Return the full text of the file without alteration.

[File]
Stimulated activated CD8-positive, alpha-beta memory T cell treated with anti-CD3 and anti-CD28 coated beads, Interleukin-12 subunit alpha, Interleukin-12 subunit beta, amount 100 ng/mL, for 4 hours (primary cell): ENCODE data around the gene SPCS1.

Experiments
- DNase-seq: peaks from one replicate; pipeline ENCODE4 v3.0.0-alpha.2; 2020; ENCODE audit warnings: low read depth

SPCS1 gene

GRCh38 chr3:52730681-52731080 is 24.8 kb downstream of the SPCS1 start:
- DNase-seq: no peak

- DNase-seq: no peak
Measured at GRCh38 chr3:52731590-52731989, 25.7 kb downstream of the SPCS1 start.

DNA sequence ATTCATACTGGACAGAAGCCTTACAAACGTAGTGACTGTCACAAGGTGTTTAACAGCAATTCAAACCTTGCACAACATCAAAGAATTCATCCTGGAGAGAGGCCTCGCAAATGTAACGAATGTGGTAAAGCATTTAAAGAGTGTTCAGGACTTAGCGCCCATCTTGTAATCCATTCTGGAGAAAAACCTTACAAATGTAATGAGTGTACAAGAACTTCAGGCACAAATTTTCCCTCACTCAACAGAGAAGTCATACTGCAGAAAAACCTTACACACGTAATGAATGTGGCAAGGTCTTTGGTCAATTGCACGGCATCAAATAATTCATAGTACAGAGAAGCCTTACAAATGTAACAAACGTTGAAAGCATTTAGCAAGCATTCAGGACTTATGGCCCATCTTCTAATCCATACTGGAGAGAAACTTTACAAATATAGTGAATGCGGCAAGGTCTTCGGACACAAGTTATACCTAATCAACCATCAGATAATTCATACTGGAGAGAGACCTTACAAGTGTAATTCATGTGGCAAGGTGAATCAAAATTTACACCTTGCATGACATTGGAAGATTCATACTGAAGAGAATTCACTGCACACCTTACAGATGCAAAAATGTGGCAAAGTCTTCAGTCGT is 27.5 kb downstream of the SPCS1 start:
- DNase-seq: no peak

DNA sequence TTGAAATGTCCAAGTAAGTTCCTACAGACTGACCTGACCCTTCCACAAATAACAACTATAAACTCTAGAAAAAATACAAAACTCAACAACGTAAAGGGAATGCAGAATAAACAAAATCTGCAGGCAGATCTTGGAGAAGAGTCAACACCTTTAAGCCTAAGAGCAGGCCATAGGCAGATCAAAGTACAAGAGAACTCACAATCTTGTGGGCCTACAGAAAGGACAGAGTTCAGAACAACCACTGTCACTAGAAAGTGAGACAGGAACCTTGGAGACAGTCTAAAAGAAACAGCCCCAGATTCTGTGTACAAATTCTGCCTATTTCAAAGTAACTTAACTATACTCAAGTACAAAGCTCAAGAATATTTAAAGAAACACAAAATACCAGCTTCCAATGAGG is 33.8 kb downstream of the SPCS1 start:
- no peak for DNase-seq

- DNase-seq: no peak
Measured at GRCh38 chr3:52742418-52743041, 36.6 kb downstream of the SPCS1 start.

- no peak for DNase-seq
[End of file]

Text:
Stimulated activated CD8-positive, alpha-beta memory T cell treated with anti-CD3 and anti-CD28 coated beads, Interleukin-12 subunit alpha, Interleukin-12 subunit beta, amount 100 ng/mL, for 4 hours (primary cell): ENCODE data around the gene SPCS1.

Experiments
- DNase-seq: peaks from one replicate; pipeline ENCODE4 v3.0.0-alpha.2; 2020; ENCODE audit warnings: low read depth

SPCS1 gene

GRCh38 chr3:52730681-52731080 is 24.8 kb downstream of the SPCS1 start:
- DNase-seq: no peak

- DNase-seq: no peak
Measured at GRCh38 chr3:52731590-52731989, 25.7 kb downstream of the SPCS1 start.

DNA sequence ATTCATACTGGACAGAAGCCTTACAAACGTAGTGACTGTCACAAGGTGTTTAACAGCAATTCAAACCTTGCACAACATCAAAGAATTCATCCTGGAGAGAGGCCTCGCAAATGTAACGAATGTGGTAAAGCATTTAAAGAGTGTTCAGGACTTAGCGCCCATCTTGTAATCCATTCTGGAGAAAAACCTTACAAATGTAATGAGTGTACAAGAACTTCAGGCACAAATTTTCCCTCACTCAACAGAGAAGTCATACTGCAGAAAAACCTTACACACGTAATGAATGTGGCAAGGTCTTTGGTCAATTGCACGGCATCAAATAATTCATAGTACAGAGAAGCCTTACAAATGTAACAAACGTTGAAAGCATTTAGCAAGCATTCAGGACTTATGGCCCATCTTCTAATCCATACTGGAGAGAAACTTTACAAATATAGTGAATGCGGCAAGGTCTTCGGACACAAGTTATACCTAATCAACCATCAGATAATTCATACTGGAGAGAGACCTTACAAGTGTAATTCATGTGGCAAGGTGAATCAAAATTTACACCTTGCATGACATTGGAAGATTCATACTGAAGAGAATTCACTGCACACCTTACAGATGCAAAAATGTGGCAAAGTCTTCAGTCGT is 27.5 kb downstream of the SPCS1 start:
- DNase-seq: no peak

DNA sequence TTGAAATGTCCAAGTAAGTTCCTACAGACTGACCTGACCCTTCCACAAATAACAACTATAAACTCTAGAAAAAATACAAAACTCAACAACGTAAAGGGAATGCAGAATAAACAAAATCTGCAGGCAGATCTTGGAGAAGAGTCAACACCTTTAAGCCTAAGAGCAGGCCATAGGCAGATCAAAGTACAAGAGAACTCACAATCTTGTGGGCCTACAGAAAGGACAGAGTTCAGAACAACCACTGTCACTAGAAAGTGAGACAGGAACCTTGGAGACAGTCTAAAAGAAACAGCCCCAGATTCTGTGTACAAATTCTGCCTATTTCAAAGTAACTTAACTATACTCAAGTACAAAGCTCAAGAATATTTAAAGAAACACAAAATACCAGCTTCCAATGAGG is 33.8 kb downstream of the SPCS1 start:
- no peak for DNase-seq

- DNase-seq: no peak
Measured at GRCh38 chr3:52742418-52743041, 36.6 kb downstream of the SPCS1 start.

- no peak for DNase-seq